Apr 27, 2023
Liquid Vibrators Are a New Sex Toy Worth Trying
Between lube, arousal oil, ejaculate, sweat, and all the other glorious body
Between lube, arousal oil, ejaculate, sweat, and all the other glorious body fluid we seep and leak during sex, there's no shortage of sexy elixirs leftover on our bedsheets after boning. But innovators in the sex tech industry are looking to add one more nectar to the mix in the form of so-called liquid vibrators, which are essentially amped-up arousal oils designed to tease and please hands-free.
The newest addition to the liquid vibrator market is the Bijoux Indiscrets Clitherapy It's A Match! Liquid Vibrator ($20). But Doc Johnson also makes an offering called Buzz ($20) and Unbound makes a "vibrating" gel called Jolt ($24). But what is it like to use these viscous vibes, and do they live up to their hype? I was determined to find out.
Liquid vibrators are lotion-like formulas designed to be applied to the external genitals. Despite what the name implies, liquid vibrators do not literally make your goods shake and quake like a high-end vibrator. But with the help of aphrodisiac herbs and other ingredients, they are designed to increase blood flow to your bits, which increases genital (specifically, clitoral) sensitivity.
Depending on your personal sensitivity as well as the specific liquid vibrator you try (and how much you apply) these pleasure products can also create a hands-free pulse. Bijoux Indiscrets's Clittherapy, for example, contains acmella flower extract which has long been used to improve sexual function (although it's been studied specifically in people with penises). Often dubbed the toothache plant, this ingredient has a numbing effect that makes your bits tingle. Meanwhile, the Unbound Jolt Gel contains mentha arvensis leaf oil, which creates a cooling sensation thanks to its high concentration of menthol.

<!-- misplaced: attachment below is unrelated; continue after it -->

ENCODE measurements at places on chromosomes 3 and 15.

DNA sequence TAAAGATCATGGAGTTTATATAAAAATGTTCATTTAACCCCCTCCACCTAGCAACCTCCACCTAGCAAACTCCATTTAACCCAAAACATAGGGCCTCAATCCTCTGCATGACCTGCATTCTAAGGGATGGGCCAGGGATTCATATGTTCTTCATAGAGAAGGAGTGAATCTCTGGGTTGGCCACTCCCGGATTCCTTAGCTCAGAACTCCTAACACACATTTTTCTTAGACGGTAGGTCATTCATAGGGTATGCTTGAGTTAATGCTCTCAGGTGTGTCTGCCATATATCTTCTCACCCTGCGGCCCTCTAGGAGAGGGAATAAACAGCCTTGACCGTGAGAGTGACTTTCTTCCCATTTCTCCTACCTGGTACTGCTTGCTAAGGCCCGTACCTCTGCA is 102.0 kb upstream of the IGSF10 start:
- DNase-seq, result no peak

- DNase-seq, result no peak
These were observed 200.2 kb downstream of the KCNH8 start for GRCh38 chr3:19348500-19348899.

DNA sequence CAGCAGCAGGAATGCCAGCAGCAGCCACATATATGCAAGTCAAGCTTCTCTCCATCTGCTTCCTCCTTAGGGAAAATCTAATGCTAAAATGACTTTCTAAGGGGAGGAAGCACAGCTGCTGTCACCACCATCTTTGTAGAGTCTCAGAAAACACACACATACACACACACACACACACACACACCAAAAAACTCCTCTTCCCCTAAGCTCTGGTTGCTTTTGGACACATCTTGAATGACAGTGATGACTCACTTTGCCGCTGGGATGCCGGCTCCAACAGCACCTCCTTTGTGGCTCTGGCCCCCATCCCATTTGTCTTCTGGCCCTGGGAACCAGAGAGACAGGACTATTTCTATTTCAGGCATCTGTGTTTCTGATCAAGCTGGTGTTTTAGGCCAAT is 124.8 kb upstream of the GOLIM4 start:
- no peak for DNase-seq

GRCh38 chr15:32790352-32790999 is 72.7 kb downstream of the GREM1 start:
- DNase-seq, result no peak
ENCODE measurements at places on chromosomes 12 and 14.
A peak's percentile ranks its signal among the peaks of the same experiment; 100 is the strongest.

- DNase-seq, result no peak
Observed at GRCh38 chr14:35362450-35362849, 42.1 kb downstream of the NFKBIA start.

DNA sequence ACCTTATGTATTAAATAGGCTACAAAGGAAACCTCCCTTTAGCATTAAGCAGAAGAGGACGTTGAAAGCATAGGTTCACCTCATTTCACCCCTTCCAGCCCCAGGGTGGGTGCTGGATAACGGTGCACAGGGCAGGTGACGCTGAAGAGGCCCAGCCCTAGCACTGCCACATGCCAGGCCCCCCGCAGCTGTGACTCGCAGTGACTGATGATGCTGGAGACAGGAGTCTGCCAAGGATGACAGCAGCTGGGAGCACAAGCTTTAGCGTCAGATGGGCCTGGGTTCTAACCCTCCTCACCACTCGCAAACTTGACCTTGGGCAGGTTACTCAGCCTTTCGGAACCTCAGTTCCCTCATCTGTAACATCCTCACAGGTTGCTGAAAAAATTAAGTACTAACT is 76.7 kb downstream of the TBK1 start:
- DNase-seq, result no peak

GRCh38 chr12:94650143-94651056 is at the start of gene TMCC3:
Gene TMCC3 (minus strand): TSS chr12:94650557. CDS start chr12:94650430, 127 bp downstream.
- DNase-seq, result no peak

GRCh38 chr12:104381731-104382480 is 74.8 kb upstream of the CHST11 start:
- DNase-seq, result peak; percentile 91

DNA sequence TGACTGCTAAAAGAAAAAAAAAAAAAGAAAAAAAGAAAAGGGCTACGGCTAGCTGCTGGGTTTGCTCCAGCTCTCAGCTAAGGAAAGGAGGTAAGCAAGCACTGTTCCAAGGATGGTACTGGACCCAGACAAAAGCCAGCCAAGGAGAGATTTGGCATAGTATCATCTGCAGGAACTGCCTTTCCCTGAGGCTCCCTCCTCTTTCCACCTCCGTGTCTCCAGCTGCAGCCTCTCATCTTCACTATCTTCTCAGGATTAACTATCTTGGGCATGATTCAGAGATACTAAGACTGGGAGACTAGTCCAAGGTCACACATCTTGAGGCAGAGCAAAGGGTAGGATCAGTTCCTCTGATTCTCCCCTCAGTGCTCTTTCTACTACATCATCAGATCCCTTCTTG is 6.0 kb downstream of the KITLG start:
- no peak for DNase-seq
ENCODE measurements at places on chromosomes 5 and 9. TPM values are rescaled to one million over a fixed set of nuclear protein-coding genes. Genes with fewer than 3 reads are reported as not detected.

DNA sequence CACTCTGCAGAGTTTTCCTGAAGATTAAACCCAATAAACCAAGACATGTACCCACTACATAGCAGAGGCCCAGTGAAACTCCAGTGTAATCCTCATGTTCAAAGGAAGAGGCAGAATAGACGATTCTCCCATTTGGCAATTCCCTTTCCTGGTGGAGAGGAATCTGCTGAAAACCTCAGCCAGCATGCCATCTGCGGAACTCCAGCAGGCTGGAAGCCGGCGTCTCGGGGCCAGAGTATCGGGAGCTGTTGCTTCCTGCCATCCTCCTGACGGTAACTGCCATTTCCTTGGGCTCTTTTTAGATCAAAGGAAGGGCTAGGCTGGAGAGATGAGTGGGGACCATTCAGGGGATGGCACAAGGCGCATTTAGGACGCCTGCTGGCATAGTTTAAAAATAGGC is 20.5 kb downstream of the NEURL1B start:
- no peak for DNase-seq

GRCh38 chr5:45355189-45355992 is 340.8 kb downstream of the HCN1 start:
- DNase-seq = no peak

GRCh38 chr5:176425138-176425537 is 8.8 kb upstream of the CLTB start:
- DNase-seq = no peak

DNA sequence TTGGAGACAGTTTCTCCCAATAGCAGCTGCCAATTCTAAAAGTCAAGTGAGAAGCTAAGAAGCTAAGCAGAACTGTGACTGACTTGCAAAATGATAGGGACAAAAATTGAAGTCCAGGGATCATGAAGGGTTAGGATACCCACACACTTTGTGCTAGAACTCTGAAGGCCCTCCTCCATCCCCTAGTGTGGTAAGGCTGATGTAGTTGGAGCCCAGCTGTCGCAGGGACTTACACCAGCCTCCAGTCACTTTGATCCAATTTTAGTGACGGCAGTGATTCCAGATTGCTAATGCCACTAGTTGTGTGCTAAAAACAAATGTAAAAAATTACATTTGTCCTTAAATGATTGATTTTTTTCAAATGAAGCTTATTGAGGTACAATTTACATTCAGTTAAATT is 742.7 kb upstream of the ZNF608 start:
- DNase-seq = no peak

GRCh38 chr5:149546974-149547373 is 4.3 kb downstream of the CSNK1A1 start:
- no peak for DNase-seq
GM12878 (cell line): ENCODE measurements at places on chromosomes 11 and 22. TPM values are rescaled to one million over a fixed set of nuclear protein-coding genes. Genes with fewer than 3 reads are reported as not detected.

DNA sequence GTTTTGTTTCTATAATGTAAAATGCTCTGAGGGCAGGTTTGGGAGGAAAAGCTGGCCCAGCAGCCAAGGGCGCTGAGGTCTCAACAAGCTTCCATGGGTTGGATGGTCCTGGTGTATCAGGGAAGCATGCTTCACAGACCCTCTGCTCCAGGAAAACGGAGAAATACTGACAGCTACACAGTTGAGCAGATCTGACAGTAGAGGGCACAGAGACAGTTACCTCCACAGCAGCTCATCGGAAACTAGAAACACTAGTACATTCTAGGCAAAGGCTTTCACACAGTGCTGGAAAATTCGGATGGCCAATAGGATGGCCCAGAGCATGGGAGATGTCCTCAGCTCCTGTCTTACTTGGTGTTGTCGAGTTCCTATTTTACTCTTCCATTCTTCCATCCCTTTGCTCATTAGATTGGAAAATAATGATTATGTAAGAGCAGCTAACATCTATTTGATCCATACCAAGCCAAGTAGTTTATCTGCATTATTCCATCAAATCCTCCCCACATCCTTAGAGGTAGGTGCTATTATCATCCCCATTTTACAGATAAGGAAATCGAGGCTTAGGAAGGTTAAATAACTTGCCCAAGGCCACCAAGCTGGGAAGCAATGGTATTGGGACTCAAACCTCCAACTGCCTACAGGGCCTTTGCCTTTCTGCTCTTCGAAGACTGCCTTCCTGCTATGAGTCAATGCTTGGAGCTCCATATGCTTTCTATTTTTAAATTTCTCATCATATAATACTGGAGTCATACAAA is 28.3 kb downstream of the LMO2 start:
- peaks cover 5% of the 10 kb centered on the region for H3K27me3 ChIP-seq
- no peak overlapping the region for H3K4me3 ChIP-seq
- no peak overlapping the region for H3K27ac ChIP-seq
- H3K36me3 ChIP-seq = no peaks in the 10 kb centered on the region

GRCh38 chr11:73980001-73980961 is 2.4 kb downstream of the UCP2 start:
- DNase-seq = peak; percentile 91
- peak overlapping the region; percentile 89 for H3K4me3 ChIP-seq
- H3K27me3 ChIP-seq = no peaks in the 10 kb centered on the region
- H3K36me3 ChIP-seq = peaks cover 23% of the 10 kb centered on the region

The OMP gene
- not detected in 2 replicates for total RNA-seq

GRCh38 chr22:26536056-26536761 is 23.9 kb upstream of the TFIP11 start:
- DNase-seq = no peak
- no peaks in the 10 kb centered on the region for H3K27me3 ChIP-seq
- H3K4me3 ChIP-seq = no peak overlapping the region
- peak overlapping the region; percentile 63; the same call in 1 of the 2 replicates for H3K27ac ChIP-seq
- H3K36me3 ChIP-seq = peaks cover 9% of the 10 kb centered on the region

I’m not usually one to drizzle ~spicy~ liquid on myself while I masturbate. After all, my vaginal pH is as delicate as me, a Cancer rising. But after learning that Clitherapy was designed exclusively for external use, I decided to cream up carefully and see what all the buzz was about.
My first impression is that the container looks more like an acrylic paint tube than a pleasure tool. I was also struck by how, well, lotion-y the liquid itself was. Far more similar in consistency to ointment than ejaculate, Clitherapy is pretty darn creamy. (Yet unlike some other arousal products, it's also safe to use with sex toys, lube, and latex condoms.)
Ever the minimalist, I applied just a dash of the lotion to my vulva. Then, I used my forefinger to rub the potion into my pearl. While I waited for my body to absorb the product, I listened to Dipsea audio erotica to get good and turned on. Ten minutes later I felt the same pulse between my legs I feel whenever a sexy scene on screen comes on—an effect the brand says should last around 40 minutes.
I began enjoying the sensation by pressing my thighs together in rhythm with my background tunes. The subtle thigh mash wasn't enough to bring me to the end zone, but it was pleasurable. Eventually, I pulled out my handy palm-shaped vibrator, the Le Wand Point, and within seconds, sparks! Pretty impressive, if you ask me.
All in all, my experience with the Clitherapy liquid vibe convinced me that adding another non-solid into my sex seshes is worthwhile. I’d readily recommend it to any vulva-owner interested in adding a little vavavoom to their solo dates. But IMHO, liquid vibrators are best when used in addition to non-liquid vibrators, rather than in place of.